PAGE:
Trout and grayling are without any doubt the most common preys for many of us. In some cases, a troutless river is considered as a “not” flyfishing water. Those who consider flyfishing more a phylosophy than a sport, have a different opinion and go after other preys if salmonids and thymallus are not present.
Chub is a fish offering the best sport to flyanglers, in many cases much more than trout. It is many people’s opinion that chub are more difficult to catch, shyers, more diffident, quicker and more exigent. If you live in an area where chub is the most common prey (and you have to drive say 45 to 60 min for the nearest trout water) you must develop a dedicated technique.
Chub live almost everywhere and are very common. You can find them in gin clear water and in muddy water as well, in fast flowing and in still water. In streams and in lakes. We have a lot of not so fast rivers carachterized by riffles and pools, ofter bordered by overhanging vegetation and trees.
Summer is the best period for the biggest specimens and we have developped a technique demanding slow movements, not so long casts, and greatest accuracy. We may call it “stalking fishing” and requires a lot of patience. We use a rather big (bulky) dry (Bivisible, Whickham’s, Peute, Wasps… on 12 to 8 hooks) on a 3-4mt leader (diam 0,16-0,18).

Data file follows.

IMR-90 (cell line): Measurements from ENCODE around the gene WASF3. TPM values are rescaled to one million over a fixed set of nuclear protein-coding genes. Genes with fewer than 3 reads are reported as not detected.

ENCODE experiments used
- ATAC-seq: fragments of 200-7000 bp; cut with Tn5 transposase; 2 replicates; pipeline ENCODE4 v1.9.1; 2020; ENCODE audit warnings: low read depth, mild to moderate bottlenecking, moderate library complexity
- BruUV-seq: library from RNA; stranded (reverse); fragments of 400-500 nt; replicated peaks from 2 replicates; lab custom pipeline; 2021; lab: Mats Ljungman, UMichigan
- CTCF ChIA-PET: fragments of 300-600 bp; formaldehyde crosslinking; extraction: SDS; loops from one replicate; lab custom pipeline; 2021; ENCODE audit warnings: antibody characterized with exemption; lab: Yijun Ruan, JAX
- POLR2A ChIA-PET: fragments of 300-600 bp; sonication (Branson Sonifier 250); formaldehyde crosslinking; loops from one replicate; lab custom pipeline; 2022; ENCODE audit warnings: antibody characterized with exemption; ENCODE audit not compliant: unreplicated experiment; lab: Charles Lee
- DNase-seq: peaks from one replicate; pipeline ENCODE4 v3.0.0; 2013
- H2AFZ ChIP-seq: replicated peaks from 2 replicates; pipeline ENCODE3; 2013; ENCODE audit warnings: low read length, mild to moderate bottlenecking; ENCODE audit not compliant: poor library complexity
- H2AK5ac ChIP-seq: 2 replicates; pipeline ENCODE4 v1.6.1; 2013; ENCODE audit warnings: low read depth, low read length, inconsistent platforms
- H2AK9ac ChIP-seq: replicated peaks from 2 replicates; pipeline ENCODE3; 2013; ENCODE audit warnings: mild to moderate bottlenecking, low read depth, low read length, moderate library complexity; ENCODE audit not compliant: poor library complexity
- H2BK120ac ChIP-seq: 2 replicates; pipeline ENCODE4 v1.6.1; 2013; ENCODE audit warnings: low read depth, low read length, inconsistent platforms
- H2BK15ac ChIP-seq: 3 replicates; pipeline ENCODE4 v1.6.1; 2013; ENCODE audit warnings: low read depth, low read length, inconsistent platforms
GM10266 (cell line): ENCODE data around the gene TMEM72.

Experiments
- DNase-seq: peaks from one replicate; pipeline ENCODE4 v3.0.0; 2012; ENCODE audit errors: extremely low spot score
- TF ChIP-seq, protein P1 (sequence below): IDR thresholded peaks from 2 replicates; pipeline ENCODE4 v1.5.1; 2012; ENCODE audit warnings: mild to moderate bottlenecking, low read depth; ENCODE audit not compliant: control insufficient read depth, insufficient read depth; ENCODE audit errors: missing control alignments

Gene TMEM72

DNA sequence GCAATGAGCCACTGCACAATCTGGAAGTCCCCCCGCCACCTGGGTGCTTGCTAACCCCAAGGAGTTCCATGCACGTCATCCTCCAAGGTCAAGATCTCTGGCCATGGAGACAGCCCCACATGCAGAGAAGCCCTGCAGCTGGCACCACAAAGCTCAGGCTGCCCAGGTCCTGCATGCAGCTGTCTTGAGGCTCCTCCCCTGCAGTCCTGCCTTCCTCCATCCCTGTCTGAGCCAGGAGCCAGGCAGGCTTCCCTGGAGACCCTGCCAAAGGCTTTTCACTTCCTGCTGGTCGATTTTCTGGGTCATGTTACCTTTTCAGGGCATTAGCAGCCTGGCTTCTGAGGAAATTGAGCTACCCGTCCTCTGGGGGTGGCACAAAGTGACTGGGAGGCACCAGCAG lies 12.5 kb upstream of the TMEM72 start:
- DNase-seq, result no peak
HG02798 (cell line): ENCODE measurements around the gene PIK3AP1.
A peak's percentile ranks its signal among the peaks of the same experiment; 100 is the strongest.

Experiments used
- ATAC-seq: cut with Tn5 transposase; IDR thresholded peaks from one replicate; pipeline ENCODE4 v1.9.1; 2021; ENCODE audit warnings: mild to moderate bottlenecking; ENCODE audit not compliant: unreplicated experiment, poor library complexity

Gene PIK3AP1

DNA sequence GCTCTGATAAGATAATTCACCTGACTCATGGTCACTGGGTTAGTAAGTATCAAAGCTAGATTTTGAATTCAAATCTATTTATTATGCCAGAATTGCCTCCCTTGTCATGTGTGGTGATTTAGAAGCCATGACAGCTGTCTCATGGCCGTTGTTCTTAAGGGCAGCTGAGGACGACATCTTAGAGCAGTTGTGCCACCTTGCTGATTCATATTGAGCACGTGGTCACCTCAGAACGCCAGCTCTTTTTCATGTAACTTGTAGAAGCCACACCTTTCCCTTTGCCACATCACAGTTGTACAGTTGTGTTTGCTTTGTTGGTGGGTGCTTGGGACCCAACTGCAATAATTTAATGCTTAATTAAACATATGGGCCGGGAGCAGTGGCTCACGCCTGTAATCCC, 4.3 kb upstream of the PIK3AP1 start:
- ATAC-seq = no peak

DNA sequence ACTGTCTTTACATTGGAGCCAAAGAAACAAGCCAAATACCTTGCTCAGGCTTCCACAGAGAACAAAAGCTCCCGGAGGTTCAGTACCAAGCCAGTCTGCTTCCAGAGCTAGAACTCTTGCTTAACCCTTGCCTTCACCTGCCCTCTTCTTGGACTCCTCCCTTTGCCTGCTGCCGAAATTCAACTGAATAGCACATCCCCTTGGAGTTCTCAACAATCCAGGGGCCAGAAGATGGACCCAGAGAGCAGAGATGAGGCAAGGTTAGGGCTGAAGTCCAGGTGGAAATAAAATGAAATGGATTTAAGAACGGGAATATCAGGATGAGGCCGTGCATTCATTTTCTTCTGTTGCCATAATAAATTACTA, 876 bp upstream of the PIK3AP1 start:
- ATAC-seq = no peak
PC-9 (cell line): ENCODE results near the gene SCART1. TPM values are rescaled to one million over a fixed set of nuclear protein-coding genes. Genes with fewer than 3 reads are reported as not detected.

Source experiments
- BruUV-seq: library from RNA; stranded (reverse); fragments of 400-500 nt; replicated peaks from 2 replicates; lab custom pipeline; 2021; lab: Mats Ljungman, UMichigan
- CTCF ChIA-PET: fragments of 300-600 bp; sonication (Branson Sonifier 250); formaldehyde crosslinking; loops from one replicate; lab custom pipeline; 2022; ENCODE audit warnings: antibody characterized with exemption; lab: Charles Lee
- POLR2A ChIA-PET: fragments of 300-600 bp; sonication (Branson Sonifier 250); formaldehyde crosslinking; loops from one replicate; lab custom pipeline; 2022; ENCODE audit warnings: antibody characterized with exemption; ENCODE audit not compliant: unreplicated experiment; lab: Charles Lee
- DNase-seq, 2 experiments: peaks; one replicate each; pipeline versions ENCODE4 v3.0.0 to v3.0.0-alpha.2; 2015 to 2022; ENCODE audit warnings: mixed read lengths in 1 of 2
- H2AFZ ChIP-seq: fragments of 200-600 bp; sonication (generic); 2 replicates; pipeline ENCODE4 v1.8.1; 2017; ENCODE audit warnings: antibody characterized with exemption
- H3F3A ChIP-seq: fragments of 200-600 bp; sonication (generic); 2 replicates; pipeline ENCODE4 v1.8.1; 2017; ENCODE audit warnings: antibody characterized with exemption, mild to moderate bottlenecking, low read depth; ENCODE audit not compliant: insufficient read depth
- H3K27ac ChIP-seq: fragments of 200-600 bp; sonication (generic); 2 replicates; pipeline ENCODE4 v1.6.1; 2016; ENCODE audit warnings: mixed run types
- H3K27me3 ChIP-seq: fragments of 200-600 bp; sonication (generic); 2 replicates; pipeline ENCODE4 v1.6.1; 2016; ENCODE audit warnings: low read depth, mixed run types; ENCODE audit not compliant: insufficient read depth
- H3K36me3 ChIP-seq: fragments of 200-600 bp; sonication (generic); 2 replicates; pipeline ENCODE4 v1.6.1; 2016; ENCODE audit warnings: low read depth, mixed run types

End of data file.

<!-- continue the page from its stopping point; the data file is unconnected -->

Before making the first cast, we move very very slowly along the bank and check the pools for the presence of fish. Normally they patrol the bank and the vegetation and you can see them swimming quietly and suspiciously. From time to time (but not on a regular basis) they rise to something you cannot see nor recognize. As a rule, they follow a more or less regular path and return to the same spot every few minutes.
In some cases, you see them still, motionless a few cm below the surface and cast to their tail. You don’t need a delicate cast: the noise of the fly falling onto the water is very important. The same technique applies in case of still fish: cast violently to the tail, not to the nose of the fish. In most cases, the fish will turn to the tail and grab the fly with a strong movement.
The strike can be a problem: you see the fish, you see the fly, you see the movement of the chub and 9 times out of 10 you strike too early. Of course, we do not use only this technique with chub. There are moments where you need extra thin leaders and microscope-flies but the “stalking” is perhaps the best in red hot summer days. Don’t believe? Book the first available flight in late june to end of august and I’ll be pleased to let you try!